“Inland Desert Nursery is the largest grapevine nursery in the Pacific Northwest, delivering annually 2 million plus field-grown and green-potted vines to customers across North America. The National Clean Plant Network is critical to the future of our business. Having the support of the Clean Plant Center Northwest in Prosser WA and Foundation Plant Services in Davis CA is essential to our mission of providing clean vines to our clients.”
Dennis Rak, Double A Vineyards, New York
“Double A Vineyards is one of the largest grapevine nurseries in the East, with sales of over 100 varieties. The National Clean Plant Network is important to Double A Vineyards' future business success. Double A Vineyards is currently doubling their increase vineyards from 40 acres to 80 to supply the growing demand for grapes for planting east of the Rockies. NCPN will provide us a clean source of plant material for future plantings and will benefit the entire grape industry. This is not something we could do ourselves and the program is a great example of the industry working together for the benefit of all.”
Dr. Maher Al-Rwahnih took over the reins as Diagnostic and Research Lab Director at Foundation Plant Services (FPS), UC Davis on July 1, 2016. He also serves as vice chair of the NCPN-Fruit Tree Tier 2, is on NCPN-Roses Tier 2 and is actively involved in the NCPN-Sweetpotato virology committee.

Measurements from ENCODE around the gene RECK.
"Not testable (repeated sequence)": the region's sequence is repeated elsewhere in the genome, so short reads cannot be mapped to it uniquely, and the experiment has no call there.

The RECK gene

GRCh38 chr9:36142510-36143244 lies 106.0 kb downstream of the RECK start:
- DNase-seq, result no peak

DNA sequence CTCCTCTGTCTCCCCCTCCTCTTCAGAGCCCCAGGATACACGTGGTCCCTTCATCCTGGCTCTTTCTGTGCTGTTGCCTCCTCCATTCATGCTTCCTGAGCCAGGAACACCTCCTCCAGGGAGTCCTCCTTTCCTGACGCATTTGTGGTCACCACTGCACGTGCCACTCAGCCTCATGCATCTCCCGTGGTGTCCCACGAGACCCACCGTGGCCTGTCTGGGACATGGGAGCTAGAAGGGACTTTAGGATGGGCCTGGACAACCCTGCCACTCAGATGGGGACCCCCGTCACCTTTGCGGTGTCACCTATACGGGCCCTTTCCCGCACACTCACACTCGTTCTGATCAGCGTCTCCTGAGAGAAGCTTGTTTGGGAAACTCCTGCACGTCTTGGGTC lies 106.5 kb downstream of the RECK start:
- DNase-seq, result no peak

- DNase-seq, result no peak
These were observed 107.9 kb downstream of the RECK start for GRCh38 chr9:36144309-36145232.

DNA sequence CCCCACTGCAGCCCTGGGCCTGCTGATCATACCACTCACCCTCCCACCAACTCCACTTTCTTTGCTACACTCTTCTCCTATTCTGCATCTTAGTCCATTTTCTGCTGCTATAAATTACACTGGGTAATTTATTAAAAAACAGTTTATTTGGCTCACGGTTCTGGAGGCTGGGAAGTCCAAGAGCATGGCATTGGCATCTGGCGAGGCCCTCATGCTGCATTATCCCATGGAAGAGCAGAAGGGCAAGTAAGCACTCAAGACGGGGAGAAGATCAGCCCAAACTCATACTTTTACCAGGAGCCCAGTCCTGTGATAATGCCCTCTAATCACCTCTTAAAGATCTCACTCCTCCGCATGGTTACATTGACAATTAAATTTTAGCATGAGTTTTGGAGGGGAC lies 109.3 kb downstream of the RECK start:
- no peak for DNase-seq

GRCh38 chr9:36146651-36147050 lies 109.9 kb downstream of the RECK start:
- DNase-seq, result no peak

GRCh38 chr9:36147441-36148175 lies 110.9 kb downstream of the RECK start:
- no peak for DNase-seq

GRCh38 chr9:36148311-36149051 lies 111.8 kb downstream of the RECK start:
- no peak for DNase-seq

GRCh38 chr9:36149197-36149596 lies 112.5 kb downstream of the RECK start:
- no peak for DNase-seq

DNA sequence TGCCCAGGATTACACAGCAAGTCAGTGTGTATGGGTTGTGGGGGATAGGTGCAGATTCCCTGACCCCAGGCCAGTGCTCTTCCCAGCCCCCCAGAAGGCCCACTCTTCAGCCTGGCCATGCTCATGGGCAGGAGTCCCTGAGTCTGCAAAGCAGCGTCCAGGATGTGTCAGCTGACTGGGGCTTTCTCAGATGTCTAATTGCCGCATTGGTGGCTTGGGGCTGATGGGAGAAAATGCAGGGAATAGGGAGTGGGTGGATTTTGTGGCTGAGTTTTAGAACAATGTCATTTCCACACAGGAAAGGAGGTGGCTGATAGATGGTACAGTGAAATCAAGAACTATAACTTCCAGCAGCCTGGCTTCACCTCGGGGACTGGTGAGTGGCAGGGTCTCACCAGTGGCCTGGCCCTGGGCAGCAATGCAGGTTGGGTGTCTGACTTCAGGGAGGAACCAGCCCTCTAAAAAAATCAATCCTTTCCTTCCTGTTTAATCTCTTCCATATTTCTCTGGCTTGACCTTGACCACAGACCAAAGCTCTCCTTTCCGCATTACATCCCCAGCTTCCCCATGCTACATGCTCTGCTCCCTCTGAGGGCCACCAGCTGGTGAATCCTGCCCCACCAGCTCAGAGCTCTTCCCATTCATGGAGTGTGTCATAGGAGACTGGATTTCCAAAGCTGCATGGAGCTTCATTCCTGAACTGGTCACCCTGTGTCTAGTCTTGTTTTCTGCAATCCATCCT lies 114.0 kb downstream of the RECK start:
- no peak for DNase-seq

Maher (pronounced Ma - her) originally hails from Jordan and spent time in Italy at the University of Bari and came to FPS in 2004 as a post-doc. We are very fortunate to have him in his new position as Lab Director on the FPS Team! We have certainly benefited from his research skills, organizational skills and great negotiating skills with equipment salespeople.
Al-Rwahnih (pronounced al – ra – wa – hnee) was a pioneer in applying Next Generation Sequencing (NGS is now called High Throughput Sequencing (HTS)) technology to a plant (grapevines). This was the first time a plant of any kind was analyzed by HTS. His work will have major benefits for regulatory agencies, clean plant programs and grape growers. His biography is at http://www.apsnet.org/members/awards/Hutchins/Pages/MaherAlRwahnih.aspx
The National Clean Plant Network for Grapes (NCPN-G) was established to improve the health and productivity of wine, juice, and table grape vineyards in the United States. Clean grapevines are the key to higher yields, higher quality fruit, and cost-effective, sustainable grape production. The five centers in the network represent grape growing regions across the country.
In March 2016, a weekly webinar series entitled NCPN Webinar Series: Clean Plants for the Future of the Eastern Wine and Grape Industry was hosted by Dr. Tim Martinson, Senior Extension Associate for Cornell University's Viticulture and Enology program. The subject was how the efforts of the National Clean Plant Network, new testing protocols, and a revitalized New York certification program will reduce the risk of nursery-transmitted viral pathogens. The series featured different speakers each week and was attended by people from across the U.S. as well as internationally. Presentations are posted at